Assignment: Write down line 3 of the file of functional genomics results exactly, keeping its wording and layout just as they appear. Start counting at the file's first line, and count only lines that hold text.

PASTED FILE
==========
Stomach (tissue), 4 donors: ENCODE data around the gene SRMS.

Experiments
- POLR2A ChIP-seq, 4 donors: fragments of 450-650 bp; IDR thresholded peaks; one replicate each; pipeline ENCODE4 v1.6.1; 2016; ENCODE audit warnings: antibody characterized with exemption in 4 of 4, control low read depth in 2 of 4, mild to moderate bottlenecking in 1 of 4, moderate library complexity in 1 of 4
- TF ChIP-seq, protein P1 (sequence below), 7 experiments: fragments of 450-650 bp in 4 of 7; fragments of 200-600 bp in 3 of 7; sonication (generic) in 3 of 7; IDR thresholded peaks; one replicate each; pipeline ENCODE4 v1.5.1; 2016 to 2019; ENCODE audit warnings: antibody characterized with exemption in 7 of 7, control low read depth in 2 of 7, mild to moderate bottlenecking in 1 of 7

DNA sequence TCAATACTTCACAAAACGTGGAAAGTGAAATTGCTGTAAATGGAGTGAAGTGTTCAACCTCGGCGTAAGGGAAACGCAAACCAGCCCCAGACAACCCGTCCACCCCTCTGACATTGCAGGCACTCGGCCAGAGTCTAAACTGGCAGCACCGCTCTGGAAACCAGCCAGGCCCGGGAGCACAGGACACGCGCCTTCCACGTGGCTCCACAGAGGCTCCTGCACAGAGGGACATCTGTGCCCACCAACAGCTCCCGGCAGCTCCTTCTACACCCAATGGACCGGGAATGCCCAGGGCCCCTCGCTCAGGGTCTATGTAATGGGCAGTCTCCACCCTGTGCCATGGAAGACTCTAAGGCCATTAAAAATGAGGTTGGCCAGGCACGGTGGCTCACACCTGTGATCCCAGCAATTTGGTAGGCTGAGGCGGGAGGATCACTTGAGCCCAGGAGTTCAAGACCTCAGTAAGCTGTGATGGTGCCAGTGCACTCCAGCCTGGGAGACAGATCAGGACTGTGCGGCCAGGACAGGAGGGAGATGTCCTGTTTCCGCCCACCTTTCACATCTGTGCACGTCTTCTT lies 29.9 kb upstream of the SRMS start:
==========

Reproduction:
- POLR2A ChIP-seq, 4 donors: fragments of 450-650 bp; IDR thresholded peaks; one replicate each; pipeline ENCODE4 v1.6.1; 2016; ENCODE audit warnings: antibody characterized with exemption in 4 of 4, control low read depth in 2 of 4, mild to moderate bottlenecking in 1 of 4, moderate library complexity in 1 of 4